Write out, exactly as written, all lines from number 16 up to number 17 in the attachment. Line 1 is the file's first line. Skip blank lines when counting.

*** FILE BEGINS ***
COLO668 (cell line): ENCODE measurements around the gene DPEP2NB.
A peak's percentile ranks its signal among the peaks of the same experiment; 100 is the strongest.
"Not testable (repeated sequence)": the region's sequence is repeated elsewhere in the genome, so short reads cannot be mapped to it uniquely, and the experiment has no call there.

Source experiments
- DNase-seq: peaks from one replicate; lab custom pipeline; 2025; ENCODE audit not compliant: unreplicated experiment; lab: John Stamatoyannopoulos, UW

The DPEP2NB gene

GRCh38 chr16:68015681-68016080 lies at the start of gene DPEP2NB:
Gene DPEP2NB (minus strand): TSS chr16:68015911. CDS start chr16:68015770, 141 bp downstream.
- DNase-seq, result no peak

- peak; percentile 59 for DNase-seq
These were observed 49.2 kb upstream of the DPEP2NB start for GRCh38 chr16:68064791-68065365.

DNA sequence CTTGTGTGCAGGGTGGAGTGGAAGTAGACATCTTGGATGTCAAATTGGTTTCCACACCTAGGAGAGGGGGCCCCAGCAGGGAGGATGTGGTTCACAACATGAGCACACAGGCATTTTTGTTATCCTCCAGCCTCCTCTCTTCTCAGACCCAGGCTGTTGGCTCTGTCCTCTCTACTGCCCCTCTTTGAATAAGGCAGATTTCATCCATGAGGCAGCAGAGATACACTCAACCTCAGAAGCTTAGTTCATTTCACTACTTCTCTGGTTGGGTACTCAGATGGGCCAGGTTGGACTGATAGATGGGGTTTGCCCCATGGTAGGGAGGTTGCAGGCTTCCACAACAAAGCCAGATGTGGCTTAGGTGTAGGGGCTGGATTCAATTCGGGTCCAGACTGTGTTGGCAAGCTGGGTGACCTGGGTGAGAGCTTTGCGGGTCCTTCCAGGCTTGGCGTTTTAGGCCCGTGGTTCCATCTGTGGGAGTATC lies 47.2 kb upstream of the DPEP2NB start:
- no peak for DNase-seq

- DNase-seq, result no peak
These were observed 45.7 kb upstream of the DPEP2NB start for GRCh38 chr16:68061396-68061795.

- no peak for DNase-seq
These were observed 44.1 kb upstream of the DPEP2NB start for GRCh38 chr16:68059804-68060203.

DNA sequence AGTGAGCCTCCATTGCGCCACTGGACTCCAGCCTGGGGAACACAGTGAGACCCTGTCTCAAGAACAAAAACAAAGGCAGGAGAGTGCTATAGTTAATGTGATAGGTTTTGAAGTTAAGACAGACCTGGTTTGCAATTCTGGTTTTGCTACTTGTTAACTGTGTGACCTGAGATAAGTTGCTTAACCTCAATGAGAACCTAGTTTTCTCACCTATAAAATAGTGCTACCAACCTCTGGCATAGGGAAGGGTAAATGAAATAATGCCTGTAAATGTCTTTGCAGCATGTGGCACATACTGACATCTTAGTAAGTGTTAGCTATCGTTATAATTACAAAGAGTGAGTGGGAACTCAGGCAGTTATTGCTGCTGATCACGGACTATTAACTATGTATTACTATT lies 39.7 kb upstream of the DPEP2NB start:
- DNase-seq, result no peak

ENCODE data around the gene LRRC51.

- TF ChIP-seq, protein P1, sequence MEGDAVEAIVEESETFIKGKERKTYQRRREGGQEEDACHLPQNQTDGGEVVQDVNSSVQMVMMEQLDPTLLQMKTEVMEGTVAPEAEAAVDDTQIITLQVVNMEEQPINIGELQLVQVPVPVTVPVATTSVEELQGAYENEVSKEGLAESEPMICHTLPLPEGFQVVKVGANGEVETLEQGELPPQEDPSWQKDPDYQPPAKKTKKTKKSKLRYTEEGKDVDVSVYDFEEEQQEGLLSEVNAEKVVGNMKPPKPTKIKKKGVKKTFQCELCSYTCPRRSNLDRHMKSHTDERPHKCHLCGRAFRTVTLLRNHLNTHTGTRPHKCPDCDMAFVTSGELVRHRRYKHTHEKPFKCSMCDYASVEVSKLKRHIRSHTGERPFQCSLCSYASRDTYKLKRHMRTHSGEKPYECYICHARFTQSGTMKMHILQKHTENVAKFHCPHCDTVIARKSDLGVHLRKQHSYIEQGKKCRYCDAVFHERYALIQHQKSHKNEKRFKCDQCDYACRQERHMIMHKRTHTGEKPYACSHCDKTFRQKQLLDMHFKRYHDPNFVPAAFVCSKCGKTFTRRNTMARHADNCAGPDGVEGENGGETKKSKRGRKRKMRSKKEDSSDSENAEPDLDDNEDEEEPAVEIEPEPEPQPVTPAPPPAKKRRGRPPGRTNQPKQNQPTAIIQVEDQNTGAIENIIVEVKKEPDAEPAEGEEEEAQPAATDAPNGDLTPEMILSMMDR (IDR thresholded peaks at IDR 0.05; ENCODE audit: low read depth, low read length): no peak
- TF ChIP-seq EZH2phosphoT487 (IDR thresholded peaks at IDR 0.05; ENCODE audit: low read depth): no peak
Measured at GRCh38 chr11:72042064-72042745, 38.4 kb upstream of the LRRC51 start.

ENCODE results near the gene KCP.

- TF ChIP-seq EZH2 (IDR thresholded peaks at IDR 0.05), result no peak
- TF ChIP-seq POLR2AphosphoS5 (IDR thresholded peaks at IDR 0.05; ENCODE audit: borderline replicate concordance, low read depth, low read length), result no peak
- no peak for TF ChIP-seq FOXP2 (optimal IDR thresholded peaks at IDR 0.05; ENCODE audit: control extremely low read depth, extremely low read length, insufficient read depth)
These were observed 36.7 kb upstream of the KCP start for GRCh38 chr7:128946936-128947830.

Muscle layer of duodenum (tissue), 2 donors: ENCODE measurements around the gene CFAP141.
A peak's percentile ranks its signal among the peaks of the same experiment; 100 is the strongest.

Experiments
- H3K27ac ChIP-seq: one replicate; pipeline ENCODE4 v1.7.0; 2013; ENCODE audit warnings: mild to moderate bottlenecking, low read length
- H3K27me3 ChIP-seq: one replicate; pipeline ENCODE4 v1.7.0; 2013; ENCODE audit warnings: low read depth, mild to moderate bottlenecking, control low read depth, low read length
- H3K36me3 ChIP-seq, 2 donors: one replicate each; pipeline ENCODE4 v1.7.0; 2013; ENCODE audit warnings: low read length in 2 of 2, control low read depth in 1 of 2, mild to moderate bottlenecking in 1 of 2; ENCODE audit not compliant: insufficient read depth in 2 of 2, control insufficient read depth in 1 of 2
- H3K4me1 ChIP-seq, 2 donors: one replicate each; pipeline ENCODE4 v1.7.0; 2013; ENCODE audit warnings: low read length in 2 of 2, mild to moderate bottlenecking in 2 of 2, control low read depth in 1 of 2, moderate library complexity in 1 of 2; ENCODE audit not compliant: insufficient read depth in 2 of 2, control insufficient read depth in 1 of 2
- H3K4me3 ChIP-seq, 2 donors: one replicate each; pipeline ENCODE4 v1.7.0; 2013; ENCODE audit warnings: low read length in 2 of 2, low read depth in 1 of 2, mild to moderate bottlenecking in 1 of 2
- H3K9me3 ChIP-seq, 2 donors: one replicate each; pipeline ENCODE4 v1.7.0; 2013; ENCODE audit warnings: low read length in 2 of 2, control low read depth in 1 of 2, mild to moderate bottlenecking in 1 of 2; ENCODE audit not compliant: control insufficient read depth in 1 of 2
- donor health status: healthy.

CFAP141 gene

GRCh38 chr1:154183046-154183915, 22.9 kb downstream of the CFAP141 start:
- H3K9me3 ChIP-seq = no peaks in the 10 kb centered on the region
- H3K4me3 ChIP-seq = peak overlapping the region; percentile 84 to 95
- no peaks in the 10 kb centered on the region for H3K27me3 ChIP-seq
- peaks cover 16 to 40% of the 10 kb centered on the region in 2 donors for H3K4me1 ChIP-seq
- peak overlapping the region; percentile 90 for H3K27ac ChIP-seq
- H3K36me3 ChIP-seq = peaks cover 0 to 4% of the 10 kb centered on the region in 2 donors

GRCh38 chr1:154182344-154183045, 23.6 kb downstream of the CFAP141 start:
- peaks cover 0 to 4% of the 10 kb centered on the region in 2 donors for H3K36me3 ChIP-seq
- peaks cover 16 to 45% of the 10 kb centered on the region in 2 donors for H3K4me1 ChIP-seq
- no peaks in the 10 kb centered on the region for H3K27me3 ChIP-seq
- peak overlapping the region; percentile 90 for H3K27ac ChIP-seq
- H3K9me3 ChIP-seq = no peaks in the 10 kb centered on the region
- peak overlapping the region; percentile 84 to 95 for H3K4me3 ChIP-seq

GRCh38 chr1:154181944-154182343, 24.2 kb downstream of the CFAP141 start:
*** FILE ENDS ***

- no peak for DNase-seq
These were observed 44.1 kb upstream of the DPEP2NB start for GRCh38 chr16:68059804-68060203.